a person’s medical bills will consume a signifcant portion of their annual income. This is where the medical expense table in the previous chapter comes in handy. You need to have a running total of everything you owe on your medical bills and what new expenses you expect to incur in the next 12 months. Again, if you talk to the right person, he or she will consider discounts whether you have insurance or not. For example:
Let’s say you make $100,000 per year and your annual adjusted gross income is $73,000. You have health insurance; however, you have a high deductible health plan with a $5,000 deductible and 40% coinsurance. You have a heart attack and are admitted to the hospital through the ER. You have two stents put in your heart immediately and return several months later to have a quadruple by-pass surgery. The two hospital admissions, cardiac catheterization, major surgery, and all the copays on the drugs you are now taking have racked up a total patient responsibility this year of $19,000. So, when you talk to the biller, you say, “My medical bills are going to be 26% of my adjusted gross income this year and this will cause signifcant hardship. I have copies of all my bills and my most recent tax return, am I eligible for fnancial aid?”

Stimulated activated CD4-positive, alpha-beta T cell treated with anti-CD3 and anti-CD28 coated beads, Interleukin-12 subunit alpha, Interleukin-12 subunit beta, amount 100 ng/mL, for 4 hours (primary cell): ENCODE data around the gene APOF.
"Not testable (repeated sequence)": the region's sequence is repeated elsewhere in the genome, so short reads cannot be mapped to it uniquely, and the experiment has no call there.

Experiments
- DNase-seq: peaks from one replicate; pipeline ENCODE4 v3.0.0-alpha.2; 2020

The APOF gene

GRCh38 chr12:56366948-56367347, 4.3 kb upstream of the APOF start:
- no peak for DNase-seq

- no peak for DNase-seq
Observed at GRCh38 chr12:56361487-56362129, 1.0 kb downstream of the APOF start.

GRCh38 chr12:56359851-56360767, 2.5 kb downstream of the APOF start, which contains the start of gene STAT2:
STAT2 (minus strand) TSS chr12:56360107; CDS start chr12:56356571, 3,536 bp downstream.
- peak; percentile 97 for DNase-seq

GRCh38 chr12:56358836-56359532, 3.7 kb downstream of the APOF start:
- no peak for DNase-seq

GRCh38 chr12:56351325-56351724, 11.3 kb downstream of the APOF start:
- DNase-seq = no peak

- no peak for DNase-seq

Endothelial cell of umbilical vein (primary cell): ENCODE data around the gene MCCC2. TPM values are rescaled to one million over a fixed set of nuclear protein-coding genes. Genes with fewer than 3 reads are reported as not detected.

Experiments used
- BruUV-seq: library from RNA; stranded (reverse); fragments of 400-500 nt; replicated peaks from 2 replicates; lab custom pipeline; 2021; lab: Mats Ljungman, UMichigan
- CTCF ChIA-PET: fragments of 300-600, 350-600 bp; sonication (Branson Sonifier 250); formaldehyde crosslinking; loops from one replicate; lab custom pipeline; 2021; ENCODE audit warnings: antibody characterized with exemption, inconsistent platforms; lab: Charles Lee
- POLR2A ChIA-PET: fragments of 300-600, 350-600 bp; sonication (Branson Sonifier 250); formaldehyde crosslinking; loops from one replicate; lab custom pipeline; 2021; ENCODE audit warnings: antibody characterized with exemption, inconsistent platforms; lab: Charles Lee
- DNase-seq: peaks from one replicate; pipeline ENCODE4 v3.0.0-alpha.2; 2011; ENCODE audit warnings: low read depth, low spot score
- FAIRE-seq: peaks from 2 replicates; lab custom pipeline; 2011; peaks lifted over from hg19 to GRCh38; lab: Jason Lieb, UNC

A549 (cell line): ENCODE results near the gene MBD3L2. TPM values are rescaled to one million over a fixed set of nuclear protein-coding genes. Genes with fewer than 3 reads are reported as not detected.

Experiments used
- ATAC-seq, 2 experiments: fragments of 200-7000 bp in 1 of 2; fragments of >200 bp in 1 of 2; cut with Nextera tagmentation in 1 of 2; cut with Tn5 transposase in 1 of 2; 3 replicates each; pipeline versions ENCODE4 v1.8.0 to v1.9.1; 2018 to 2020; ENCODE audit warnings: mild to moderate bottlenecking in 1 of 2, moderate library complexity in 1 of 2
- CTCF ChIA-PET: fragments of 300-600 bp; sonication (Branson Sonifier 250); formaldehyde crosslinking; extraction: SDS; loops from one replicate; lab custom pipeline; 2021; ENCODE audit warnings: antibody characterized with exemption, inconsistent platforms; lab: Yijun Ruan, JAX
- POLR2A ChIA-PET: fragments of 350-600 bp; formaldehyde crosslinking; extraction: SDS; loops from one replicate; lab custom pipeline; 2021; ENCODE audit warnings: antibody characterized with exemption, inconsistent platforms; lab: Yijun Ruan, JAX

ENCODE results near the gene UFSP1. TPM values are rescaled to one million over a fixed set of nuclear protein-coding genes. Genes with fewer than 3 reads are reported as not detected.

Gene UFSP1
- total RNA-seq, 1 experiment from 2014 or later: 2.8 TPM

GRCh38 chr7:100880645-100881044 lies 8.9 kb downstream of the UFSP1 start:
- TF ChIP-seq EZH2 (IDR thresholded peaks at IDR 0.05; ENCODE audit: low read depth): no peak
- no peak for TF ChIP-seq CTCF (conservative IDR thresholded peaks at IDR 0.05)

Some hospitals will work out special plans to prevent medical expenses from ever exceeding 25% of the patient/family’s annual income in a single year.
4)
Employment status

If you are unemployed, you make less than 100% of FPL. Your medical bills are also going to be a signifcant portion of your income, because you have no income.

5)
Uninsured

If you are uninsured, what is your uninsured or “self-pay” discount on charges? If you combine a standard 70% uninsured or “self-pay” discount with one of the previously mentioned poverty

56 // The Medical Bill Survival Guide